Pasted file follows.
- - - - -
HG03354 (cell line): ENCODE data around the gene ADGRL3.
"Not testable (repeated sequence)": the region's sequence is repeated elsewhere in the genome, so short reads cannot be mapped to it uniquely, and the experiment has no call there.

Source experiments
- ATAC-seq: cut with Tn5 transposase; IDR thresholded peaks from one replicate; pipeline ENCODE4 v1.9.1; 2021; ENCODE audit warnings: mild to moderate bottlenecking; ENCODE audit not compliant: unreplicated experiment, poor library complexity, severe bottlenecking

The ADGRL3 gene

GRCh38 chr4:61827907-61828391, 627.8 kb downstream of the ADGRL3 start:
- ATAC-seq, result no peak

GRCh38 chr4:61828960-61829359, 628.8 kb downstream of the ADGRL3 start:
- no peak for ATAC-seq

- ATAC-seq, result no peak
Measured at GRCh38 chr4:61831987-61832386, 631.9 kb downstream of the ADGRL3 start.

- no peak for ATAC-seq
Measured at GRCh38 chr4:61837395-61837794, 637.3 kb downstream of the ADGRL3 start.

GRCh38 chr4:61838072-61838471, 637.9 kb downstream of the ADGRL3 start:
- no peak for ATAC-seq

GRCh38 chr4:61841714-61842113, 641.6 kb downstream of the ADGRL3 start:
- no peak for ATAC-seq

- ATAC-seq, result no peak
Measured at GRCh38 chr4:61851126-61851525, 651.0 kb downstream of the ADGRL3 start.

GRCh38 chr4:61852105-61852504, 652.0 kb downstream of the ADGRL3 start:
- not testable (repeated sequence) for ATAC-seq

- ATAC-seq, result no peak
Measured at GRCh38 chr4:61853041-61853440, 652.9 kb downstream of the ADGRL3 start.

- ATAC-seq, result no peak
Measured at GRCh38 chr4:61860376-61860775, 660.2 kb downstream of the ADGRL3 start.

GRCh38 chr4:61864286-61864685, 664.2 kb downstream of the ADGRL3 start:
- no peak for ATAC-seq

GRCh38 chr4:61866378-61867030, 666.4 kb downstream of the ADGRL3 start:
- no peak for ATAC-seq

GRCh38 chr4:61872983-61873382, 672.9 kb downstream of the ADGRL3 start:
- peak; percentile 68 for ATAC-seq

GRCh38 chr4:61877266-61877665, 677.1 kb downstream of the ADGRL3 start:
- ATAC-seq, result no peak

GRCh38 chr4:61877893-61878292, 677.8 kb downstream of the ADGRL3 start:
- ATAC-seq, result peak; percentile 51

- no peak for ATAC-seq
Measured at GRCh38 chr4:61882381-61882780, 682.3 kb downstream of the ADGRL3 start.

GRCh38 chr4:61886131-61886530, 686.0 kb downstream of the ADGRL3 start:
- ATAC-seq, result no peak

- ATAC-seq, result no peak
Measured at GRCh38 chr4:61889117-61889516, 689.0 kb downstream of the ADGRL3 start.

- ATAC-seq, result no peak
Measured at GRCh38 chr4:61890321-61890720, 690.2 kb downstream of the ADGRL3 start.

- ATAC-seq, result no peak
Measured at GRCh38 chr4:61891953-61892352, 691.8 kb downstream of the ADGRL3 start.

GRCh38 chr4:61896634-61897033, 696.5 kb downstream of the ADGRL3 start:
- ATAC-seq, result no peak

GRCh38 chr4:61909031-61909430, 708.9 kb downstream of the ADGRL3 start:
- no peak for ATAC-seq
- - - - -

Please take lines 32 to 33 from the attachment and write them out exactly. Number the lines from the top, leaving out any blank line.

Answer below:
GRCh38 chr4:61877266-61877665, 677.1 kb downstream of the ADGRL3 start:
- ATAC-seq, result no peak